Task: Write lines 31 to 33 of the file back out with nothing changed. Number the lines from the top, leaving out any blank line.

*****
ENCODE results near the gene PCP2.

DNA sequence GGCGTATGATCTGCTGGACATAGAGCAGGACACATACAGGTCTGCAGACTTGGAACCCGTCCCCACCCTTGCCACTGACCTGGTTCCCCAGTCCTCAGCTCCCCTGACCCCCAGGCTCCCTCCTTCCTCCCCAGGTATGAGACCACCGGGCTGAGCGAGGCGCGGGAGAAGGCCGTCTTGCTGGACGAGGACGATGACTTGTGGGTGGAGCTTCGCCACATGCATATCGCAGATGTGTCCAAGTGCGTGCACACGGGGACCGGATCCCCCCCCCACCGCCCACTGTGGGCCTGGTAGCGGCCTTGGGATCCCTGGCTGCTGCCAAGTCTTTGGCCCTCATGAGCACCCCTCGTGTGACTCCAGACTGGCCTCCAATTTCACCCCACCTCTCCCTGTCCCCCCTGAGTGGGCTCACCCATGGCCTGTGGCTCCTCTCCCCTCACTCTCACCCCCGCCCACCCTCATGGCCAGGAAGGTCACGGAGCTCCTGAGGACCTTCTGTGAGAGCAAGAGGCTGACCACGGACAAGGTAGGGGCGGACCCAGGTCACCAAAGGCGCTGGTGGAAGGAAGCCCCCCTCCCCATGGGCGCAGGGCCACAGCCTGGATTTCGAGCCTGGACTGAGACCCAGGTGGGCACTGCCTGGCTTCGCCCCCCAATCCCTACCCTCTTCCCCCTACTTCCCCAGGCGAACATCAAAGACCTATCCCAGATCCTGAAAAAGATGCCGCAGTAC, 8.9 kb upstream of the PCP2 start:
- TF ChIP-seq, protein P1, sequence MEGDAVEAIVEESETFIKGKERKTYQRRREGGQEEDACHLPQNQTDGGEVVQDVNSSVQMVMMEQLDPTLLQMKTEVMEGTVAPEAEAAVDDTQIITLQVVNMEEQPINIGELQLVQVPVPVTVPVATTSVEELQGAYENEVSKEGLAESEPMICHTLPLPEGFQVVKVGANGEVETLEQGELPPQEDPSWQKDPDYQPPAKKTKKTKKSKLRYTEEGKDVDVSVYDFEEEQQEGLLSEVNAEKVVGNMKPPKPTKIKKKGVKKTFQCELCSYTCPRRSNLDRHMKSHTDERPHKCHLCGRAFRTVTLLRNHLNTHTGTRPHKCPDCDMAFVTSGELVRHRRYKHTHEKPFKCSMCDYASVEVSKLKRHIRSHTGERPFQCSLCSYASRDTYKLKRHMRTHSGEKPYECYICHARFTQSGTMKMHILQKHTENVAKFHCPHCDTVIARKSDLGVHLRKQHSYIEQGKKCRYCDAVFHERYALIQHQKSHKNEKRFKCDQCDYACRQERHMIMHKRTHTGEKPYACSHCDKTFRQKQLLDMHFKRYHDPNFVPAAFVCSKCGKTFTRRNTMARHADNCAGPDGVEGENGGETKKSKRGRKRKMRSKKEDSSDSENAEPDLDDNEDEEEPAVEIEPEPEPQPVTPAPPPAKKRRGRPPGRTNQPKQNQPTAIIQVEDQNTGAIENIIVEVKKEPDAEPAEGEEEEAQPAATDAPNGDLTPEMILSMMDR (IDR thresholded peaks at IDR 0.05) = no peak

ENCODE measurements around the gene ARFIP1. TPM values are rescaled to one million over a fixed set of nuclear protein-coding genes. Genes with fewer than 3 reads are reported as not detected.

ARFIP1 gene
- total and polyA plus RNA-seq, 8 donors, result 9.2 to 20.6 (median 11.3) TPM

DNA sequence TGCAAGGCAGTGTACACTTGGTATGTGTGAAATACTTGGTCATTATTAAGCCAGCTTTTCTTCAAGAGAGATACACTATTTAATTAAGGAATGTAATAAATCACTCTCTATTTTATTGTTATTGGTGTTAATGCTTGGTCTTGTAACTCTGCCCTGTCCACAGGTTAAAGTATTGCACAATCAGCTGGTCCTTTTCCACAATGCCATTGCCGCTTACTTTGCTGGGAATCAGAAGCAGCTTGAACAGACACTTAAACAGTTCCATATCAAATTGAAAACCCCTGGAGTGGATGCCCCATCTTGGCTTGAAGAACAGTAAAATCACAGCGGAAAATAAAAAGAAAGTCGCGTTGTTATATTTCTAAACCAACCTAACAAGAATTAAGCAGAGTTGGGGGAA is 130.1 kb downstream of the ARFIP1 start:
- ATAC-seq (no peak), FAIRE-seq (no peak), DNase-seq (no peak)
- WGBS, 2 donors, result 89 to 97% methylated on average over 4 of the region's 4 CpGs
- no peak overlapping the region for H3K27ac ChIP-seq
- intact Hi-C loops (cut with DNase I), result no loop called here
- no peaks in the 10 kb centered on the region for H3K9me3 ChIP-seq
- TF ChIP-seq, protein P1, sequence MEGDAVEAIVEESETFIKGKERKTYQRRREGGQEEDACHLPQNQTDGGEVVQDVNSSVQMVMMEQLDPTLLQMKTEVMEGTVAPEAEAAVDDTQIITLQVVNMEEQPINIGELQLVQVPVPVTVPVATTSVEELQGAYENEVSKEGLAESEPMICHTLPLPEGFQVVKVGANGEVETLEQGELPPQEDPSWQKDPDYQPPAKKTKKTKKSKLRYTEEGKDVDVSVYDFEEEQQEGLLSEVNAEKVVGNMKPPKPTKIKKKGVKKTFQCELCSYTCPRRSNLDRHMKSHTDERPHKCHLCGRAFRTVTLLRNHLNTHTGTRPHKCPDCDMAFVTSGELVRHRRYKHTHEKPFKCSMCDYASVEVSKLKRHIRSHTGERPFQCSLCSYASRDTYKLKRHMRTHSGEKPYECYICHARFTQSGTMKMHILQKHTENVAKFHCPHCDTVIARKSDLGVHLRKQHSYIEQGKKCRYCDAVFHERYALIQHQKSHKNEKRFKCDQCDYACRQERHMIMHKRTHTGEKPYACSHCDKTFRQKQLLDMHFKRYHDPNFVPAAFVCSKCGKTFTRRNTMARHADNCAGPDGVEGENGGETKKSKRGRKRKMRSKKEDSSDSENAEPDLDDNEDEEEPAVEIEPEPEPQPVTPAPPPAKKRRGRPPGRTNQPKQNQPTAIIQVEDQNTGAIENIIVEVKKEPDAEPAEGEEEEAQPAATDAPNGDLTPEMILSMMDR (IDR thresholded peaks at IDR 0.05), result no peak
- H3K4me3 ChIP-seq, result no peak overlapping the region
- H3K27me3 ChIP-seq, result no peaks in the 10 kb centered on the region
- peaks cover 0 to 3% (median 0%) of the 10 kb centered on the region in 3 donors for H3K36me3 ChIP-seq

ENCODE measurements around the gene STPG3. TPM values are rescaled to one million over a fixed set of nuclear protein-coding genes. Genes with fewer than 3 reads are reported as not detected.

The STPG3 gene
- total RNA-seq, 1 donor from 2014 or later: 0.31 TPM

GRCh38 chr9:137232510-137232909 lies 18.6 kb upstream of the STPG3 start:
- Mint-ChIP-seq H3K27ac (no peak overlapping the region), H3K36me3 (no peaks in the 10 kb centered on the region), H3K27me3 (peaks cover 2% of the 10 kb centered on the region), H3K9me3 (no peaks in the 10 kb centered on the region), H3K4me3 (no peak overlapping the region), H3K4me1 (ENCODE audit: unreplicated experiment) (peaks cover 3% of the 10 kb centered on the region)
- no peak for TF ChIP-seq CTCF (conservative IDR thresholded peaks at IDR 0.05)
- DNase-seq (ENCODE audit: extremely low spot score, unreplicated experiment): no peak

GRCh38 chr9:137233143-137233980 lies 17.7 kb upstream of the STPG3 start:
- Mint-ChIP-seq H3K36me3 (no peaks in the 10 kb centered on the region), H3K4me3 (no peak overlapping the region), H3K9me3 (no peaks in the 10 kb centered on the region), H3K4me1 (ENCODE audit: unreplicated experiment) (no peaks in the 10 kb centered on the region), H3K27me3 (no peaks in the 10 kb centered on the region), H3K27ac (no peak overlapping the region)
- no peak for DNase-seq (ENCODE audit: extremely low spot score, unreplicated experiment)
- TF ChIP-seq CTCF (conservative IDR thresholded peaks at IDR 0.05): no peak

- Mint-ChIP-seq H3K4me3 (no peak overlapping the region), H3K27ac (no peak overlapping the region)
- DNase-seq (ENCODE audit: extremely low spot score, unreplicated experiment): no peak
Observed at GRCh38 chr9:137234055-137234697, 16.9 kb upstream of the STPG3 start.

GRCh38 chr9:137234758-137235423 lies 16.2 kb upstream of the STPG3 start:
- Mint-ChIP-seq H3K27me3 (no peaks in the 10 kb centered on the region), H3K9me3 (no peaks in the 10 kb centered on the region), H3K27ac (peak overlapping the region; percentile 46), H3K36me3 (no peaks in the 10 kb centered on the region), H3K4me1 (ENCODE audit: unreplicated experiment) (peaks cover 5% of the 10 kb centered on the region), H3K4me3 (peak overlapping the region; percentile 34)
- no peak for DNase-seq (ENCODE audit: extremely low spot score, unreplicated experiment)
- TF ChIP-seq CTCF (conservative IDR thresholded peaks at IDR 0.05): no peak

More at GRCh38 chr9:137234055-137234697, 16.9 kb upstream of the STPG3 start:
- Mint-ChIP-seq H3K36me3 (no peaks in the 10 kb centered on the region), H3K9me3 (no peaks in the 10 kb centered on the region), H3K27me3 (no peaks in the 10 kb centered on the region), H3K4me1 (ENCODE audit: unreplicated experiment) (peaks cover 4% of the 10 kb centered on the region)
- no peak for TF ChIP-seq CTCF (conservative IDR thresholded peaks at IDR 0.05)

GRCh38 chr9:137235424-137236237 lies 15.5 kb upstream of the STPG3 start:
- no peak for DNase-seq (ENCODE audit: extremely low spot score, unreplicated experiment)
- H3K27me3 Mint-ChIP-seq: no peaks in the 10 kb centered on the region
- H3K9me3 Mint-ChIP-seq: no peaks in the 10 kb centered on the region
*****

GRCh38 chr9:137234758-137235423 lies 16.2 kb upstream of the STPG3 start:
- Mint-ChIP-seq H3K27me3 (no peaks in the 10 kb centered on the region), H3K9me3 (no peaks in the 10 kb centered on the region), H3K27ac (peak overlapping the region; percentile 46), H3K36me3 (no peaks in the 10 kb centered on the region), H3K4me1 (ENCODE audit: unreplicated experiment) (peaks cover 5% of the 10 kb centered on the region), H3K4me3 (peak overlapping the region; percentile 34)
- no peak for DNase-seq (ENCODE audit: extremely low spot score, unreplicated experiment)